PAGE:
Literary reviews by Tim Love.
Warning: Rather than reviews, these are often notes in preparation for reviews that were never finished, or pleas for help with understanding pieces. See Litref Reviews - a rationale for details.

Monday, 29 April 2013

"Reading like a writer" by Francine Prose (Harper Perennial, 2007)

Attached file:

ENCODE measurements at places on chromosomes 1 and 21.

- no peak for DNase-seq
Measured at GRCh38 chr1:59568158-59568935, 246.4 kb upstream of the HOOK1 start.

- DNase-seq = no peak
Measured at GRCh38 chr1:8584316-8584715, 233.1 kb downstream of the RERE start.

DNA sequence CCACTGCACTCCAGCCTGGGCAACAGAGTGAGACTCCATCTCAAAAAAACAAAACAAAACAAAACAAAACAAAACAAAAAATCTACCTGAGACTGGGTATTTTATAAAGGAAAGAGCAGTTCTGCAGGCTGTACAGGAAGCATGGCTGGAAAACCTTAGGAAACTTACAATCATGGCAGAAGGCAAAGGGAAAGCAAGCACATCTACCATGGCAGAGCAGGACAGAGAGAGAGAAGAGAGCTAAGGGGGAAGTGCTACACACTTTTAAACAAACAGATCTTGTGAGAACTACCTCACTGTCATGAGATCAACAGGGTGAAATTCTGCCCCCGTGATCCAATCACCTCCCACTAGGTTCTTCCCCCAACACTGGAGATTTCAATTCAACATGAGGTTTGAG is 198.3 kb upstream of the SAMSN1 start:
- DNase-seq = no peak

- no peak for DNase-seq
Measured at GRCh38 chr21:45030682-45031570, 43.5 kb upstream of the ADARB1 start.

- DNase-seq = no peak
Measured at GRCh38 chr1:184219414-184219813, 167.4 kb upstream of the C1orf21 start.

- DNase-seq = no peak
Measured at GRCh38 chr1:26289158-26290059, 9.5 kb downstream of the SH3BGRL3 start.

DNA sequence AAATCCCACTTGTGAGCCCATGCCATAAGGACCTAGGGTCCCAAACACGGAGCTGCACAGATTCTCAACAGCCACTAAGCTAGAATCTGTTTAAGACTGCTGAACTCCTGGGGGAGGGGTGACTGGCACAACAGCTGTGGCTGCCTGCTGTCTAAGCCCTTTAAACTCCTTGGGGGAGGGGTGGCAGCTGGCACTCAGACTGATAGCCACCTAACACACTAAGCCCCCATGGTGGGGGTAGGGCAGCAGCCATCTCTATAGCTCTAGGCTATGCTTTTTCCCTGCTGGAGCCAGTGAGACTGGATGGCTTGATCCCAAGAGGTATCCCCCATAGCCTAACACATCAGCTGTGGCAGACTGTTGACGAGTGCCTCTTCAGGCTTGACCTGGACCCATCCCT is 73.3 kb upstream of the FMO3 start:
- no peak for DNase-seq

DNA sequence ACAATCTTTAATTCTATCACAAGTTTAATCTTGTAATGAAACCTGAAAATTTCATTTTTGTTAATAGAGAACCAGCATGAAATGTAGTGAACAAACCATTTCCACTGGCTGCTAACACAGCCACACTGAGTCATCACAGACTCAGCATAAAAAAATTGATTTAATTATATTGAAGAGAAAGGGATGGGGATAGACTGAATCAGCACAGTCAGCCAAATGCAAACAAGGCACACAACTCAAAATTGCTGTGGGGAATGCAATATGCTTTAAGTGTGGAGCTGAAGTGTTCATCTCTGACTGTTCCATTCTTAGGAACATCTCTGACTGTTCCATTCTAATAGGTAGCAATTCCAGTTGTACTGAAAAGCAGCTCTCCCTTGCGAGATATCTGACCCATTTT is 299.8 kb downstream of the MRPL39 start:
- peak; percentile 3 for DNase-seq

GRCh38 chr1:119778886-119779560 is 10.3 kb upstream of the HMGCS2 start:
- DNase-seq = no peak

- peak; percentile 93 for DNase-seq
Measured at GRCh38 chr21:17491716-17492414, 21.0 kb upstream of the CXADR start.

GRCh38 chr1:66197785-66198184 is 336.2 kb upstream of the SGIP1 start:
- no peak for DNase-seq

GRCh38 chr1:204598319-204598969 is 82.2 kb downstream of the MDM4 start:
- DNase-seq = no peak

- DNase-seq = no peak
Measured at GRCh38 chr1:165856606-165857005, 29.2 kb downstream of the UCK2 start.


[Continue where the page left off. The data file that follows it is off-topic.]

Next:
You can't really skim through looking for neat little pearls of wisdom. You need to read the extracts (some of which are several pages long) and annotations. She begins with chapters on "Words" and "Sentences", pointing out that "Some writers can write both meticulously and carelessly, sometimes on the same page. At lazy moments, F.Scott Fitzgerald could resort to strings of clichés" (p.26) and that "many Raymond Chandler fans are more attracted to his sentences ... than they are to his detective plots" (p.48). Then she goes on to "Character" then "Dialogue", "Details" and "Gesture". She writes about breaking rules (the ones about "show, not tell" and fixed PoVs), how Jane Austen almost never uses physical gestures, how Dickens uses them as "handy mnemonic devices designed to help us to keep track of a large cast of characters" (p.228). Also there are sections about her teaching and learning experiences, and the value of slow, close reading.

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